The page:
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Bitter North Texas Cold Makes For Difficulty Keeping Ice Off Roads

(CBSDFW.COM) - Crews from the Texas Department of Transportation and the North Texas Tollway Authority continue working around the clock to keep the roads as safe as possible.

Both agencies say they have tried to make sure at least one lane on each of their highways and toll roads remain clear and their plan is to build upon that.

Hundreds of people are working 12-hour shifts.

They're using salt, sand and what's called MD 20, magnesium chloride, which works well in the bitter cold temperatures.

But we are seeing unprecedented cold here in North Texas, and a spokesman with NTTA, Michael Rey, said drivers must keep that in mind at all times. "We can do the treatment, the heavy salts, the sand, plow things out of the way but still at the end of the day, the surface is frozen."

The agency's toll roads have sensors which help them detect ice.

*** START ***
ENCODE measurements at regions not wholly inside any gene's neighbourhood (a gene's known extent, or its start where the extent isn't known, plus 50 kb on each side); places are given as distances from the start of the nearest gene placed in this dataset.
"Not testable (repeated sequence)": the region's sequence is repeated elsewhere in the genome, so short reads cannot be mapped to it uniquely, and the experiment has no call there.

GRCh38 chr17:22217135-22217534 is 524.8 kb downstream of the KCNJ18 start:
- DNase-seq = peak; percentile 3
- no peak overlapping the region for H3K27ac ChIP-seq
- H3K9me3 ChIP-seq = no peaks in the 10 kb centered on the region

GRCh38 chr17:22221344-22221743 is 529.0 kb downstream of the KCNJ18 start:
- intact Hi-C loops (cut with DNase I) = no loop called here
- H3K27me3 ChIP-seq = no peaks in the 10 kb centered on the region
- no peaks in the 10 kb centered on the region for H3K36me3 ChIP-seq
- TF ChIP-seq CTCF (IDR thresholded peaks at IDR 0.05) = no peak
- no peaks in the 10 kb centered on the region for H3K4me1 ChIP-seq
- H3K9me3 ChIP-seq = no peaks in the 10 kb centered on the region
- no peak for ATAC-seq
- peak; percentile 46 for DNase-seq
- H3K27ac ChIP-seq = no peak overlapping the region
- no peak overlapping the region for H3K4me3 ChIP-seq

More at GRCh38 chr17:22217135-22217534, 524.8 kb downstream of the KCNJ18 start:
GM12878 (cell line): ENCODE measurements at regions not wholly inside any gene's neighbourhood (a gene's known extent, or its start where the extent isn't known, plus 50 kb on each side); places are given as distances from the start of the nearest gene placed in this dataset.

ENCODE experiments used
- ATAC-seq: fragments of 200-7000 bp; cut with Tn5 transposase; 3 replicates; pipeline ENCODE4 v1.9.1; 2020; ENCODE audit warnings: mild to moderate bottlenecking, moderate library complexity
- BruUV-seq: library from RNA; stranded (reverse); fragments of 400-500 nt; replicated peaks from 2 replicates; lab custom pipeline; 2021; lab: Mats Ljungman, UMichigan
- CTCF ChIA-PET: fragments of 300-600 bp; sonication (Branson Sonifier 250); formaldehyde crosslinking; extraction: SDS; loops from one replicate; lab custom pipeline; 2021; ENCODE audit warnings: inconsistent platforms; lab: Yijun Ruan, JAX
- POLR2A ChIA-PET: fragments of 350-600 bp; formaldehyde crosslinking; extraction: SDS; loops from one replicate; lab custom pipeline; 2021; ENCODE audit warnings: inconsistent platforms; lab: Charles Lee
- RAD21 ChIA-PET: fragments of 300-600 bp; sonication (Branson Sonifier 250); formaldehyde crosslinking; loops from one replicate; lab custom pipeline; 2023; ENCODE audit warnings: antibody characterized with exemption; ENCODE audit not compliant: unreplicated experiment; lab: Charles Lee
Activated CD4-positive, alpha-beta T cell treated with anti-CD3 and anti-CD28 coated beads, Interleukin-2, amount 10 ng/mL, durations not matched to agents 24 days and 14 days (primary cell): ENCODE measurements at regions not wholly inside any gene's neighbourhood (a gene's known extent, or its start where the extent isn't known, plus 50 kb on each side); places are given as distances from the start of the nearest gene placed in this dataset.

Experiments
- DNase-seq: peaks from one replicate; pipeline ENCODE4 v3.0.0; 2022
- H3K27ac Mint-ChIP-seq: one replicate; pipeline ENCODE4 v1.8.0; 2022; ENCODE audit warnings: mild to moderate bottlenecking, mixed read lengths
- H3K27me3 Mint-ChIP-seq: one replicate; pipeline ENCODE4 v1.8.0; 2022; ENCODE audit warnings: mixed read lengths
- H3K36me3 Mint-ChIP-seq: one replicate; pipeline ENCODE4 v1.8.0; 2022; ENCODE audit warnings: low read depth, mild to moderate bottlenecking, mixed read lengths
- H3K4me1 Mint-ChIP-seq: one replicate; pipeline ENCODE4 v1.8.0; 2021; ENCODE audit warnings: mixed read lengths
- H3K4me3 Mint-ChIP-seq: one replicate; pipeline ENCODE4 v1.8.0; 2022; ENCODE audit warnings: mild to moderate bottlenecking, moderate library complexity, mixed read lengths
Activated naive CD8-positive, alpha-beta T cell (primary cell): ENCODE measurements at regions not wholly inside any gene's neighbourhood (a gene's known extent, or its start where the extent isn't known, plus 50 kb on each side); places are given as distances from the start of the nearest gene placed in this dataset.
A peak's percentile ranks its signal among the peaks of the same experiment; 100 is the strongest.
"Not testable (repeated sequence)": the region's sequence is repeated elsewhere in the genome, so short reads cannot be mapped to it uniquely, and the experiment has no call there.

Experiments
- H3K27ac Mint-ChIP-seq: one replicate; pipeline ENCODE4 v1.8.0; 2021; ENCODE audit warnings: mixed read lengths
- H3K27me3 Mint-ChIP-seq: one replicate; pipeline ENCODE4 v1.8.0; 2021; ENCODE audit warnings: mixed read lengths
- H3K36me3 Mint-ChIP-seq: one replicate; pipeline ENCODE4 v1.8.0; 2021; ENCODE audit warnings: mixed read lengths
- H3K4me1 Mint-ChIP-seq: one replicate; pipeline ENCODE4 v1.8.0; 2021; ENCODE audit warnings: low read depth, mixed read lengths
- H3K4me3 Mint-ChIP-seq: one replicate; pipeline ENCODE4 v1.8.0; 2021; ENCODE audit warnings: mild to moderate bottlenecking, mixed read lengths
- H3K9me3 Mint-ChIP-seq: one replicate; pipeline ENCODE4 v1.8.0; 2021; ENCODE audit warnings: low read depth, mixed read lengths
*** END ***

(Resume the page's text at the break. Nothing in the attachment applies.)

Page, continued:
Rey said the sensors indicated just how cold the surface temperatures have been. "We were anywhere from seven degrees with the bridges to 19 degrees with earth insulated roadway beneath it."

Wind is another factor, so Rey said the roads need constant attention. "Keep in mind that requires continuous treatment. So the crews continue to stay out. With the blowing snow, it could be where you plow an area and moments later, it has a much different feel because it's got new snow over it."

Patrick Clarke, a spokesman with TxDOT Dallas, said, "We're out with snow plows, motor-graders, we're also spot-treating certain areas with icy patches, putting the salt down there."

The bridges and elevated roadways are first to ice up.

Both Clarke and Rey warned drivers against attempting to pass snow plows and sand and salt trucks.

Rey said if people do drive around their vehicles, they could be driving in slippery and treacherous snow and could find themselves in trouble. "We've seen some behavior that's not great frankly. People passing by. These crews are working slowly, meticulously, as quickly as they can to make that road safer for you to drive on. Please don't pass them, get too close, and tailgate."

Clarke agreed. "Drive to the conditions, not the speed limit. You will see our trucks out there treating the roadways, do not attempt to pass them. Slow down. Give them room."

He said slow down and be patient, and recommended those who don't have to be out on the roads to stay home.

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